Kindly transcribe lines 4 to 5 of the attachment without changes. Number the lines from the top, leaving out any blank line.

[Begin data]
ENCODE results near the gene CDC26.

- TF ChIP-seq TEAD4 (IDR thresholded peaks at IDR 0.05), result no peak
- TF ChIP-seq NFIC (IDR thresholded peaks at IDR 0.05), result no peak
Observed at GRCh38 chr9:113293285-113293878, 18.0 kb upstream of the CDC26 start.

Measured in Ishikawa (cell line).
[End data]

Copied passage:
Observed at GRCh38 chr9:113293285-113293878, 18.0 kb upstream of the CDC26 start.

Measured in Ishikawa (cell line).